With a seemingly endless amount of streaming options — not only the titles at our disposal, but services themselves — we’ve taken it upon ourselves to highlight the titles that have recently hit platforms. Every week, one will be able to see the cream of the crop (or perhaps some simply interesting picks) of streaming titles (new and old) across platforms such as Netflix, iTunes, Amazon, and more (note: U.S. only). Check out our rundown for this week’s selections below.

Abacus: Small Enough to Jail (Steve James)


Steve James’ filmography has long been about finding entry into larger conversations through intimate portraits. The director’s landmark debut, Hoop Dreams, and latter-day efforts like 2014’s monument to critic Roger Ebert, Life Itself, don’t have much in common on the surface, but they both use their central characters to tell larger stories about big picture topics like structural dysfunction and the purpose of film criticism. – Michael S. (full review)

Where to Stream: Amazon, iTunes, Google

Baby Driver (Edgar Wright)


Whether or not he is, in fact, the first person who thought to create rhythm between non-diegetic music cues and diegetic gunshots, the gesture is but a plethora of instances throughout his newest film, Baby Driver, wherein Edgar Wright eats his cake while having it, too. Impressive yet par for the course: his run from 2004’s Shaun of the Dead to our current moment has been modern comedic cinema’s best, full stop, because Wright doesn’t simply apply technical precision and innovation to genre-smart storytelling — he also makes what must be exhausting work look like so much fun. – Nick N. (full review)

Where to Stream: Amazon, iTunes, Google

Frantz (François Ozon)

Frantz 1

One can accuse François Ozon of many things, but lack of ideas isn’t one of them. The prolific French auteur is a constant presence at A-list film festivals since the late 90’s and has proved to be a true writer’s director, with his films often characterized by a meticulous construction and the vigorous thought process that goes on behind it. His latest, a remake of Ernst Lubitsch’s Broken Lullaby with a twist, juxtaposes themes of grief, guilt, forgiveness, and the deceptive, self-inventive qualities of narrative against the backdrop of post-WWI Franco-German tensions. It’s a heady hall of mirrors that keeps revealing, or at least suggesting new depths and angles. But while this kind of intense creative exercise no doubt deserves respect, ultimately one has the uneasy sense that things don’t really add up. – Zhou-Ning Su (full review)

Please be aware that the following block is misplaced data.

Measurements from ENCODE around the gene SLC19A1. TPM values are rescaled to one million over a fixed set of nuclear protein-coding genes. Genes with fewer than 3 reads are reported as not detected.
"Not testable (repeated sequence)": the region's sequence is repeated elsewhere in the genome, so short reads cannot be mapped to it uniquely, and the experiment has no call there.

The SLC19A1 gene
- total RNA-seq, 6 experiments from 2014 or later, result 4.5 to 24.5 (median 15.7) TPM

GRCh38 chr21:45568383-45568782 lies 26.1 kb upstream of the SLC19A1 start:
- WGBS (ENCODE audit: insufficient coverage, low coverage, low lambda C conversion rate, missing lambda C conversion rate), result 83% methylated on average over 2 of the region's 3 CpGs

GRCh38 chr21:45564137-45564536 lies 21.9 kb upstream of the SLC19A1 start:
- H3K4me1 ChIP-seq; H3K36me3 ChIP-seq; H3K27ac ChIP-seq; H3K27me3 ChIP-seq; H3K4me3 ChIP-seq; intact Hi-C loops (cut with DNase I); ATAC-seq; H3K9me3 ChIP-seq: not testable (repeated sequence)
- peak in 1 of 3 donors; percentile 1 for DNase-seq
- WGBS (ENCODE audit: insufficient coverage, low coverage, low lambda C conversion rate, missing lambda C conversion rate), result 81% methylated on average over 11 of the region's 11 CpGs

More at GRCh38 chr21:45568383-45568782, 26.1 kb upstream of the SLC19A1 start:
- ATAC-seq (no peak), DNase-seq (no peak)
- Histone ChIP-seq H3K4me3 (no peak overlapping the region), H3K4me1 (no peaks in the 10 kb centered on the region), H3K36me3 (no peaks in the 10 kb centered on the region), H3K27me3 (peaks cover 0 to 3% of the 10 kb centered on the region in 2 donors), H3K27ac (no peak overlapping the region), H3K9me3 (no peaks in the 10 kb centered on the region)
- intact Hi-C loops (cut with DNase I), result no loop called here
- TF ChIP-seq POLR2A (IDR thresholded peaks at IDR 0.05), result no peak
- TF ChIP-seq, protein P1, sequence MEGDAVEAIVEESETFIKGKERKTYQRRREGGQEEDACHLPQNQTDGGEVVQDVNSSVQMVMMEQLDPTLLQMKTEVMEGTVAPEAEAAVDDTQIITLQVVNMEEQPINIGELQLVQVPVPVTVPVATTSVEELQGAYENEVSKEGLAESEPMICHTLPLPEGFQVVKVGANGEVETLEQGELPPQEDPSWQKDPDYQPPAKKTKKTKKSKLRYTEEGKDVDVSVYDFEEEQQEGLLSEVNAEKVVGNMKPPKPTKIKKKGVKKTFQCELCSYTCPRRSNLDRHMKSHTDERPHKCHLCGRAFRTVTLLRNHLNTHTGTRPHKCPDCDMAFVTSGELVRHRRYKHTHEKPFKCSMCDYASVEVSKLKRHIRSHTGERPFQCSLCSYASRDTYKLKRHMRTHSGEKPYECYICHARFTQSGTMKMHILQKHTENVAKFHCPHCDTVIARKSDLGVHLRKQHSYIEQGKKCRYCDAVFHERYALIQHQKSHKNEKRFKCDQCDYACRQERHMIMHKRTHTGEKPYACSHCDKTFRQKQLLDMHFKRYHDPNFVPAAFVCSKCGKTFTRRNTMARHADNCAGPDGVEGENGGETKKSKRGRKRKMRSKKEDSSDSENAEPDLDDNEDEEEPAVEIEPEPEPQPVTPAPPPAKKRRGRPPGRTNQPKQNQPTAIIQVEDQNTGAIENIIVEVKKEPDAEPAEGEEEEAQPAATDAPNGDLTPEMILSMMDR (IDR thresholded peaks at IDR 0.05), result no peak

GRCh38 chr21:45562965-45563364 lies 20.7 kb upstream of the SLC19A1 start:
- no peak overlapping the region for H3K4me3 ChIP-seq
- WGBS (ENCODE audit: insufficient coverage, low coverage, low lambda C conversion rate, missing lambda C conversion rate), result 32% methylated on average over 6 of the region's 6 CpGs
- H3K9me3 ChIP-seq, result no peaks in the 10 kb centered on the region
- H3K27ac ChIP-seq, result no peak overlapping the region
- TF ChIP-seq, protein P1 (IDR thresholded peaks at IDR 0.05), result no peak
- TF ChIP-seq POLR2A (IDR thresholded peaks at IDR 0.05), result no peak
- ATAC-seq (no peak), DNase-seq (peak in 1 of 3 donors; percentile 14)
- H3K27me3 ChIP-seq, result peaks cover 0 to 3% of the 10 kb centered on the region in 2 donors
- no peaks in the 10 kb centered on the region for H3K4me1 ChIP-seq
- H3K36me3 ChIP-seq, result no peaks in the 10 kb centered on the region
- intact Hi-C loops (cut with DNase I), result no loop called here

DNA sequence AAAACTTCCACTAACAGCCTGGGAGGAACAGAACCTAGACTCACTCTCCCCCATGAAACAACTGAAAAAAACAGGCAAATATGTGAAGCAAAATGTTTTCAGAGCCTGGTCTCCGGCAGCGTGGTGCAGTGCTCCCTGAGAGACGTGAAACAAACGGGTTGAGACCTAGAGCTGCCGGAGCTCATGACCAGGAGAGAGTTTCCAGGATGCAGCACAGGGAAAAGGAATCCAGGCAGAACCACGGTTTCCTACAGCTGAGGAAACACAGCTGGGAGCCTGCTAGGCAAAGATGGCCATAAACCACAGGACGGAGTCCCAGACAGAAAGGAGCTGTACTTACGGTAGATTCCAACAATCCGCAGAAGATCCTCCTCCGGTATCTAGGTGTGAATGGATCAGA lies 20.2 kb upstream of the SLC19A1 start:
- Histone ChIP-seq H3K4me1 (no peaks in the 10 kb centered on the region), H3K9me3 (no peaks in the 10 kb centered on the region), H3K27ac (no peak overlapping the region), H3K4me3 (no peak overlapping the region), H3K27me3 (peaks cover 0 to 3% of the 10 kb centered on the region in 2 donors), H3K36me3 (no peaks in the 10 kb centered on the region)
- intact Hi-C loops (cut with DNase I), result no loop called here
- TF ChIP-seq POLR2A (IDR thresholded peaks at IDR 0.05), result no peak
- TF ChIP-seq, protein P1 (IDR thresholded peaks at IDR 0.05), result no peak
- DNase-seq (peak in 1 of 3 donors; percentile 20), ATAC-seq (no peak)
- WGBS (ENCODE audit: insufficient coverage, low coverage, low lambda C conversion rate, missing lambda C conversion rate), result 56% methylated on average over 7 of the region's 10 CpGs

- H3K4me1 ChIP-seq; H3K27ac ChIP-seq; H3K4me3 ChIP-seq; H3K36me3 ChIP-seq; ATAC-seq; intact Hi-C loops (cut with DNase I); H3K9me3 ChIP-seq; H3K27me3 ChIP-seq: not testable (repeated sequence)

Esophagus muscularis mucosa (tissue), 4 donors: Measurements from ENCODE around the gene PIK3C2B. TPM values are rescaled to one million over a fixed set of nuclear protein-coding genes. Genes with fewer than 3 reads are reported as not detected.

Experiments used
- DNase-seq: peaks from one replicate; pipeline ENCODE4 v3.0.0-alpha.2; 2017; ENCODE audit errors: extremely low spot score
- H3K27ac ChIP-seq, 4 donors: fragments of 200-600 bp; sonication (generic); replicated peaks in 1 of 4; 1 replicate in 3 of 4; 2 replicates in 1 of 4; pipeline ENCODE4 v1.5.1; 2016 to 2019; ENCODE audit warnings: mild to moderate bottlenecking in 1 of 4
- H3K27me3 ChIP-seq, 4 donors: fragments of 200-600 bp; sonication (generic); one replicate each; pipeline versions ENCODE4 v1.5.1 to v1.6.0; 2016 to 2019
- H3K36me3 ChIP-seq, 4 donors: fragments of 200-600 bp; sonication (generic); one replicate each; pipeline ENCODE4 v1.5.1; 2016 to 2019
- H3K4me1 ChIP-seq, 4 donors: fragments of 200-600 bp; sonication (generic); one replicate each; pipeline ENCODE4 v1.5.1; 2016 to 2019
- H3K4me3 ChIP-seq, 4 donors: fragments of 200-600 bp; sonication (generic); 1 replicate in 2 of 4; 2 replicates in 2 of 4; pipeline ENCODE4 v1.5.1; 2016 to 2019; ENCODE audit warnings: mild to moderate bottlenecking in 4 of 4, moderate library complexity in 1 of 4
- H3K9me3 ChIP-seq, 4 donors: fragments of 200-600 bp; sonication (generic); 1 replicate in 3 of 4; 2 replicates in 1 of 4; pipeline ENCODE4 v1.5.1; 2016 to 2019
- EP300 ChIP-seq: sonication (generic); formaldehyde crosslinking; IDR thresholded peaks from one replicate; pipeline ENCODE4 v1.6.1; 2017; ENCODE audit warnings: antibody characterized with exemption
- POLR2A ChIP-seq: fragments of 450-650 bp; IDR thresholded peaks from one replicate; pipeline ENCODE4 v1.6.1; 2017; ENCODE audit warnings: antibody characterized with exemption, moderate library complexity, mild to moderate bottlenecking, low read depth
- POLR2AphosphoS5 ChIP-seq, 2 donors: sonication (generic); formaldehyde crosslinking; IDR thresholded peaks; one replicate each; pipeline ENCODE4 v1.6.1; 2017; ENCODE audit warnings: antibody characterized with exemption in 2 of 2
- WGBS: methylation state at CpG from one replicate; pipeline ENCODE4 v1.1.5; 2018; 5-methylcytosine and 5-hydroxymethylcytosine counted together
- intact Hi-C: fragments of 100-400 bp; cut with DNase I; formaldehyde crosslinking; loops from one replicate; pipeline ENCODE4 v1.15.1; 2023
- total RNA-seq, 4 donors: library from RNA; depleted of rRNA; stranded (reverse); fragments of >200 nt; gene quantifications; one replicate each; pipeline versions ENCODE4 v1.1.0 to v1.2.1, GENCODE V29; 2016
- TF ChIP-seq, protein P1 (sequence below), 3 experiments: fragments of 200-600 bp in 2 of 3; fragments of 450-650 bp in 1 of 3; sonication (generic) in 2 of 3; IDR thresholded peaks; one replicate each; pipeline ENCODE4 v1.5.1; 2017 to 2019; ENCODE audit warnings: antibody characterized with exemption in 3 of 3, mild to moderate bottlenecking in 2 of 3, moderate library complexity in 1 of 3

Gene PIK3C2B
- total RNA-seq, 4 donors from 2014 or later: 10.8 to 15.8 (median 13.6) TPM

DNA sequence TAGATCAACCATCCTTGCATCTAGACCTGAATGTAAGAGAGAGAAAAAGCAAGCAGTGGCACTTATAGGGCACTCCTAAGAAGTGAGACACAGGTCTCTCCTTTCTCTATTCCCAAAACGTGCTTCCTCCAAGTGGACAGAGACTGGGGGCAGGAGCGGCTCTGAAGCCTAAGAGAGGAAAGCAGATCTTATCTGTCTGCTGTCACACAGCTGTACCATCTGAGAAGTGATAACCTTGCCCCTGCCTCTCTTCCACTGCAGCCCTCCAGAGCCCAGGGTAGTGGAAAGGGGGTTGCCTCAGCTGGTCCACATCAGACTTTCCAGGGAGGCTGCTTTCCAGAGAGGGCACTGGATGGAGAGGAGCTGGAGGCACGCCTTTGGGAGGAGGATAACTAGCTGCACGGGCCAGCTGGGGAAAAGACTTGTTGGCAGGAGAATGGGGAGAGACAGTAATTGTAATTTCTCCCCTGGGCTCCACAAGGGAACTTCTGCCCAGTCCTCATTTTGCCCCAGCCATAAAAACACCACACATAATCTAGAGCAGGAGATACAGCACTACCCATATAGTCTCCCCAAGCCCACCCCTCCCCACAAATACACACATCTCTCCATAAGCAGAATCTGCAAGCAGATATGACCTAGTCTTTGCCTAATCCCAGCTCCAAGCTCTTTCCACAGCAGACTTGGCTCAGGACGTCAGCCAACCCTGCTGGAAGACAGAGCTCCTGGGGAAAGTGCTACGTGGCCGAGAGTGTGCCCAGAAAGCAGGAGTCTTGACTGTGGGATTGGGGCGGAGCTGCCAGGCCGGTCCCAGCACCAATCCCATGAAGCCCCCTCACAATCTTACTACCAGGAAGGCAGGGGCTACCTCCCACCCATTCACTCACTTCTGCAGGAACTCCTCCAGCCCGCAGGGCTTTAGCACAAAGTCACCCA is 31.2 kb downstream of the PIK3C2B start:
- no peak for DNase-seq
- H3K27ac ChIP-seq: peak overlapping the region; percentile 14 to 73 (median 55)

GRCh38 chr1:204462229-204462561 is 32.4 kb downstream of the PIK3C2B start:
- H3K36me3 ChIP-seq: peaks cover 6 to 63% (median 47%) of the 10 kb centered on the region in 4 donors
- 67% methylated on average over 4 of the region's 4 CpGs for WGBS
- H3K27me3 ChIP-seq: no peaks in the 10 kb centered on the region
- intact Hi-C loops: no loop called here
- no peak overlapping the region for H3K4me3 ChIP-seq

Where to Stream: Amazon Prime

The Hero (Brett Haley)


It’s commonplace for a fan to say of an actor or actress they like: “I would watch him or her in anything.” The Hero, written and directed by Brett Haley, makes the case that one could watch Sam Elliott do most anything and be enraptured. Mind you, this is in no way a backhanded compliment. There’s plenty to grab on to here. – Dan M. (full review)

Where to Stream: Amazon, iTunes, Google

The Lost City of Z (James Gray)


It is the little-stated, undeniable truth that critics are surrounded by nearly innumerable factors when experiencing the work they’ve been assigned to review. Presentation is rarely treated as a basic on the level of form, theme, or auteurist interest, and most mentions will come only if something had gone terribly wrong. This issue sometimes being rather important, I feel compelled to say James Gray’s The Lost City of Z is a rather forceful thing when projected on 35mm, as befits the writer-director’s wishes and with which the New York Film Festival, premiering this picture as the closing title of their 54th year, complied. I can and will compliment the movie for a number of reasons not necessarily pertaining to what material it was printed on and what machine it came out of, so let it be stated upfront that this is most likely the best (only?) way to experience what Gray and cinematographer Darius Khondji, reuniting from The Immigrant, have achieved: a film that will often truly and totally appear to have been made in decades past and just discovered today. – Nick N. (full review)

Where to Stream: Amazon Prime

Nocturama (Bertrand Bonello)


Here’s an elevator pitch: Nocturama is Robert Bresson’s The Devil, Probably in a homegrown-terrorist garb that substitutes transcendental style for the form of contemporary thrillers and music videos, all the while filtering a faux-intellectual’s anger through a consumer-culture criticism that, in its place and mood, most recalls George A. Romero’s Dawn of the Dead. This almost sounds like an easy sell, notwithstanding the fact that this elevator ride would need to take us to a building’s higher floors. But for plumbing the depths of radicalized Parisian teens’ desires and actions less than a year after ISIL-led attacks shocked the globe, every ounce of appeal that his film might — and, I think, ultimately does — offer can’t prevent writer-director Bertrand Bonello from being a victim of poor timing. Timing is so relative, though; doubly so when his is a picture that grows (some might go the cancerous route and say metastasizes) in days and weeks after being seen, the kind that feels at once explicitly of its moment and vaguely outside of any temporal trappings. – Nick N. (full review)

Where to Stream: Netflix

Also New to Streaming


47 Meters Down
Soul on a String

Amazon Prime

An American Werewolf in London
The Magnificent Seven


Le chant du styrène and Mon oncle
Paris, Texas
Funny Games and The Plumber
Dragon Inn
Le ciel est à vous
I See a Dark Stranger
The Return of the Scarlet Pimpernel


Hidden Figures

MUBI (free 30-day trial)

The State I Am In
Short Memory
Surreal Estate
By The Time It Gets Dark
Escape From New York
The Fog
The City Below


First They Killed My Father
George Harrison: Living in the Material World
Strong Island

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